Because of the above, a plea of guilty causes a waiver of the presumption of innocence until proven guilty, and the pleader further waives the right to a trial wherein his or her guilt would have had to be proven beyond a reasonable doubt.  Hence the judge must ask if the pleader understands the rights he or she is giving up, and that said waiver is knowing and not coerced. Why, because the conviction and sentencing is to follow.
 And here is the whole point people, as long as there is a conviction there can be no claim of false arrest, malicious prosecution, or false imprisonment.  A conviction also negates any claim of violation of a persons civil and constitutional rights. The short version is, "as long as there is some form of conviction, those accused cannot come back and sue those that initiated the prosecution in the first place.

A classic example of this situation is contained within Prinz v. Greate Bay Casino Corp., 705 F. 2d 692 - Court of Appeals, 3rd Circuit 1983. I'll link you to the case but in a nutshell, Mr. Prinz was arrested by a casino, sent to the Municipal Court in Atlantic City, NJ.  Where he was advised by a public defender to plead guilty and all he would have to do is pay a fine and be done, so he did that. He then filed a lawsuit for false arrest and won, but this verdict was reversed due to his prior guilty plea as evidenced within the first paragraph of the case that states:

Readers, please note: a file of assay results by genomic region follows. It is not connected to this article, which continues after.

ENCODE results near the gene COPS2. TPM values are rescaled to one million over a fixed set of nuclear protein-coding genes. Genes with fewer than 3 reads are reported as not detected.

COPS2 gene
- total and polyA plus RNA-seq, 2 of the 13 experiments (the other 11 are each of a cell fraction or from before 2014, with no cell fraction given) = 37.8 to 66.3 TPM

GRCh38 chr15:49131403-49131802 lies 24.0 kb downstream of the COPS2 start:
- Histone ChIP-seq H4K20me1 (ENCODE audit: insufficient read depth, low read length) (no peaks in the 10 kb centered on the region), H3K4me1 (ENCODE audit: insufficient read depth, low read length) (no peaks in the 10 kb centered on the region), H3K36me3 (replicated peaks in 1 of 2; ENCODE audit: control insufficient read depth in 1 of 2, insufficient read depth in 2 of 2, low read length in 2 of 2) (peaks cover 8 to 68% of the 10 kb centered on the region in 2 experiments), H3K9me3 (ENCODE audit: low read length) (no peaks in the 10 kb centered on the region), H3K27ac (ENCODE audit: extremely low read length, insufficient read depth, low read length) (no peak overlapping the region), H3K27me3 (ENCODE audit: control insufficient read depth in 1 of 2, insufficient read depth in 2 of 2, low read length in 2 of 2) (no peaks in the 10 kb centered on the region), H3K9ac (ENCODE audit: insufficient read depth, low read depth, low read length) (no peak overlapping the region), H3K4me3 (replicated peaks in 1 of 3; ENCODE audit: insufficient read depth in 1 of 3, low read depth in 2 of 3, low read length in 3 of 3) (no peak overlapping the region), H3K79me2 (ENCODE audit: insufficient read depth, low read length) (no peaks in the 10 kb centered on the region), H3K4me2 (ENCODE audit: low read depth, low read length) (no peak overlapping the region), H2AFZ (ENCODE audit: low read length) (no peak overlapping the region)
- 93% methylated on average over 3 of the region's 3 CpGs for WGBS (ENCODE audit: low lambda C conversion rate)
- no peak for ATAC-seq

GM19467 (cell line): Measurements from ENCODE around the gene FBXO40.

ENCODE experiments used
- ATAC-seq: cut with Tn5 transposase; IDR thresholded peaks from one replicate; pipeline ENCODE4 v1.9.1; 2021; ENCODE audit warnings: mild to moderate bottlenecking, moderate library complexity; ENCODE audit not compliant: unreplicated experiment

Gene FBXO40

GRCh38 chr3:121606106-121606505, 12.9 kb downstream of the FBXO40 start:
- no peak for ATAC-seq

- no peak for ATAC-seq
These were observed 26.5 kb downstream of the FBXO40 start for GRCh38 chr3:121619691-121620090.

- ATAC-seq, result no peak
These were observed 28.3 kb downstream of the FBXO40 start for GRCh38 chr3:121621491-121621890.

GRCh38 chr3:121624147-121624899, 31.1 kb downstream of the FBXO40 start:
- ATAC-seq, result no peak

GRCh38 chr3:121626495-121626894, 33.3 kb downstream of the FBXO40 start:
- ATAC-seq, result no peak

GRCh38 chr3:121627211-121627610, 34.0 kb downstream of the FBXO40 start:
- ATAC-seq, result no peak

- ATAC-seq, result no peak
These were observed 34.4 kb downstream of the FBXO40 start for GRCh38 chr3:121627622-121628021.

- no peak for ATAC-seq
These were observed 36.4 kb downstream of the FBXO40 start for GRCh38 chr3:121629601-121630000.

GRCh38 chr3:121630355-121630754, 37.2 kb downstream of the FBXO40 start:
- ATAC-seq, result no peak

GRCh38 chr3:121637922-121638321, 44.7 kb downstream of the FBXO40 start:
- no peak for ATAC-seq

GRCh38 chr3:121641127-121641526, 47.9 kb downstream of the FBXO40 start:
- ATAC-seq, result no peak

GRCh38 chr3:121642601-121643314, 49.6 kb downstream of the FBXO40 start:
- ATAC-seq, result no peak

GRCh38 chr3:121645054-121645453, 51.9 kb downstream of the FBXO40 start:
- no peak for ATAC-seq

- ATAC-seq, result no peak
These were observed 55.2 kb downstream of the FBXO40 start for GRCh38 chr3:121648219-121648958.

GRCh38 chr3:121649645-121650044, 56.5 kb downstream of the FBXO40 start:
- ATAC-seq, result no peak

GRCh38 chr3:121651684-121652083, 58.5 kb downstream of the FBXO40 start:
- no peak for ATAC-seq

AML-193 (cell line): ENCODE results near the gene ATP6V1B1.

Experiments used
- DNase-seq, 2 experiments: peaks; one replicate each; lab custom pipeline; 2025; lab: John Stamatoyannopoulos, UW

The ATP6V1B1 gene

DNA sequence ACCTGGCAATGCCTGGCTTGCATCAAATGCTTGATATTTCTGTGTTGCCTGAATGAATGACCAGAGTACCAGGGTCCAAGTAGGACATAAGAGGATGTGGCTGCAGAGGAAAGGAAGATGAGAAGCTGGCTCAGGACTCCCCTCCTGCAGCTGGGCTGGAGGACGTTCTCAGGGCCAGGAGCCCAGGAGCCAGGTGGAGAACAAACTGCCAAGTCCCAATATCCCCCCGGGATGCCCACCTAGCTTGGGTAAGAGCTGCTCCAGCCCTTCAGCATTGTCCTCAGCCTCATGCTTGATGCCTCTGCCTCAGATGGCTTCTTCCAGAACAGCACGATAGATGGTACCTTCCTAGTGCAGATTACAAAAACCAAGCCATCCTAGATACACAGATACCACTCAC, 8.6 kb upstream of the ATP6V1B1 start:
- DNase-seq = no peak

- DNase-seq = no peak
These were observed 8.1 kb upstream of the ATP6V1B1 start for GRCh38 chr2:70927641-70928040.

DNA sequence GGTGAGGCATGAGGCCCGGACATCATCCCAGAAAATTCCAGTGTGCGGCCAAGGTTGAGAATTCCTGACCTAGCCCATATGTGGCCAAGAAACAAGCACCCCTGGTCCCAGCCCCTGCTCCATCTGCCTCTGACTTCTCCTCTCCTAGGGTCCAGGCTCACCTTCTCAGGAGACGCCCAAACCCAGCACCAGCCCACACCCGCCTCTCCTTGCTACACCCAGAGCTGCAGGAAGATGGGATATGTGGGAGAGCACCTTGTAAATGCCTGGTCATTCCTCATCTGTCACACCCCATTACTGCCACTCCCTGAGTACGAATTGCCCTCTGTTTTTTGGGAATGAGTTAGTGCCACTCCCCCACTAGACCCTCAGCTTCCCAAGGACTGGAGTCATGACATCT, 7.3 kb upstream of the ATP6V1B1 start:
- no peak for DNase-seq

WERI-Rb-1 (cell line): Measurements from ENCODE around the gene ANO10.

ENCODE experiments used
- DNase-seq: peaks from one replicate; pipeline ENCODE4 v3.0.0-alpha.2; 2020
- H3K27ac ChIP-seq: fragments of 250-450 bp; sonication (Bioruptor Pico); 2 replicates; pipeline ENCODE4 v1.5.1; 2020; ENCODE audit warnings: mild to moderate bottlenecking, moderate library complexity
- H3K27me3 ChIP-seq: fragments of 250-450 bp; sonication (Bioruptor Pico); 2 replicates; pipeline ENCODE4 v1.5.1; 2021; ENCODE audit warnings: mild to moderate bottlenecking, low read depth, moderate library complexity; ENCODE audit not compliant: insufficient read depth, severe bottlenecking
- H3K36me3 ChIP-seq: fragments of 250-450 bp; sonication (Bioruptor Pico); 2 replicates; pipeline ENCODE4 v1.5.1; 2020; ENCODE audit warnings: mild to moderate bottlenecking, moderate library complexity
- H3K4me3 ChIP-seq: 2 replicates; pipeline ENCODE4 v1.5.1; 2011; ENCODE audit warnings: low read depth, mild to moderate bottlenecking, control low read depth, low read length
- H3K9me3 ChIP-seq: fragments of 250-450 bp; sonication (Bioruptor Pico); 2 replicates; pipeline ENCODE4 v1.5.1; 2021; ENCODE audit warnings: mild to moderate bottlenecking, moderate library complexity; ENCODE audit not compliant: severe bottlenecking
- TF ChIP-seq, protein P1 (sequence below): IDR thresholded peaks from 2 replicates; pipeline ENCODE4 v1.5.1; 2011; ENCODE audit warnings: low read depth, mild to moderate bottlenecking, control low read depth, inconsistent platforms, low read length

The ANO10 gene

Greate Bay Hotel and Casino, Inc. (Greate Bay) appeals from a final judgment of $105,000 in favor of David Prinz in his suit for false imprisonment and assault and battery, and from an order denying its motions for judgment notwithstanding the verdict and for a new trial. The judgment was entered on a jury verdict on special verdict interrogatories, which found Greate Bay liable for assault and battery and false imprisonment and awarded $5,000 in compensatory and $100,000 in punitive damages. We hold that the trial court erred in denying Greate Bay's motion for a new trial, and we remand for that purpose.

But guess what folks Mr. Prinz was not guilty of any crime, he just fell for some well planned advice from one of the casinos band, just like all those you are hearing about throughout this blog.  Judge Noel L. Hillman has been made aware of this case law and has done all within his power the protect the New Jersey Casino industry from liability from violating their patrons civil and constitutional rights, as this lone pro se litigant has uncovered.
 So as we can see unless you educate yourself about the law, "prayer" will never enter the equation, because you won't stand a prayer when judicial officers are bent of mind upon securing a conviction by all means necessary. You will not have a prayer if you don't learn what rights you give up by just pleading guilty, paying a fine or taking some other sweet deal that will surly not be designed with you in mind, but the protection of eliminating a future lawsuit.

Thank You,
The Casino Gaming Oracle!